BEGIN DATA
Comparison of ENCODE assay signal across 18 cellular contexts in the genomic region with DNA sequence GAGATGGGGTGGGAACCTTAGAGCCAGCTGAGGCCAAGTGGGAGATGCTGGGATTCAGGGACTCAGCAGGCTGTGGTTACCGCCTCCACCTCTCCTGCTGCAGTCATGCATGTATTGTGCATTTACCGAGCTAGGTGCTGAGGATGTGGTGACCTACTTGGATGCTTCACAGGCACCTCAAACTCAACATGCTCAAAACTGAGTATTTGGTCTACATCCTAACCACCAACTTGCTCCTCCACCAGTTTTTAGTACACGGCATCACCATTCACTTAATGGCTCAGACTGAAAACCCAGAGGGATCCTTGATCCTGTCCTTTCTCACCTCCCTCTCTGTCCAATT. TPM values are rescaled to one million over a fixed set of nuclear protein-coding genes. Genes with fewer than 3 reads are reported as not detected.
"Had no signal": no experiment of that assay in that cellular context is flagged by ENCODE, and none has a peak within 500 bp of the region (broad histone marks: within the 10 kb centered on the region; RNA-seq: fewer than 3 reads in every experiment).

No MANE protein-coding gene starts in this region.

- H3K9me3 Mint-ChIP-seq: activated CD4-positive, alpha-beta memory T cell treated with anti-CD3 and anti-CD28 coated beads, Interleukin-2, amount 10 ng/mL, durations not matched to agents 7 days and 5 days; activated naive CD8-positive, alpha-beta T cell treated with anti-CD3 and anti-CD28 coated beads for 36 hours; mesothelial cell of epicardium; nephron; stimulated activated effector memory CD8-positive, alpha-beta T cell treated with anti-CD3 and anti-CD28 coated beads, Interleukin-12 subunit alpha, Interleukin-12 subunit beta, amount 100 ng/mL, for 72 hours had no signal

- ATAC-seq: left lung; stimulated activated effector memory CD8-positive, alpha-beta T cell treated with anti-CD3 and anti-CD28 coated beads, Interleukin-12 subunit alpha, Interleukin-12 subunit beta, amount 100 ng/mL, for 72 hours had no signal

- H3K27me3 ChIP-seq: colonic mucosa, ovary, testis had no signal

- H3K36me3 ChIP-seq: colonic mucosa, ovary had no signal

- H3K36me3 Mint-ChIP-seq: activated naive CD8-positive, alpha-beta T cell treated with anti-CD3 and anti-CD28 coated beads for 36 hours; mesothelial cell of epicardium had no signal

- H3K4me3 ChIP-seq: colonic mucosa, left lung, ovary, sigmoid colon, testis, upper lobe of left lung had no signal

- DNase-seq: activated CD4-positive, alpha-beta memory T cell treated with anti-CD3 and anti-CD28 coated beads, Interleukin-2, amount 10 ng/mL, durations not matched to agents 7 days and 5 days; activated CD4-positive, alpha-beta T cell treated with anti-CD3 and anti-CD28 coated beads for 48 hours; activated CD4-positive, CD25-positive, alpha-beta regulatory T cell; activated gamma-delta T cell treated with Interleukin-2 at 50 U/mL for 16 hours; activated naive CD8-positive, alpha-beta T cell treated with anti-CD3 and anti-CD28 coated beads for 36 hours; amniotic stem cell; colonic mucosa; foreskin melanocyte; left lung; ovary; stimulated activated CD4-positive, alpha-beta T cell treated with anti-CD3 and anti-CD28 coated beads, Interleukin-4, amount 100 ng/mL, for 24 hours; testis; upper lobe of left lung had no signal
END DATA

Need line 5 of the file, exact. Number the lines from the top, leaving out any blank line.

- ATAC-seq: left lung; stimulated activated effector memory CD8-positive, alpha-beta T cell treated with anti-CD3 and anti-CD28 coated beads, Interleukin-12 subunit alpha, Interleukin-12 subunit beta, amount 100 ng/mL, for 72 hours had no signal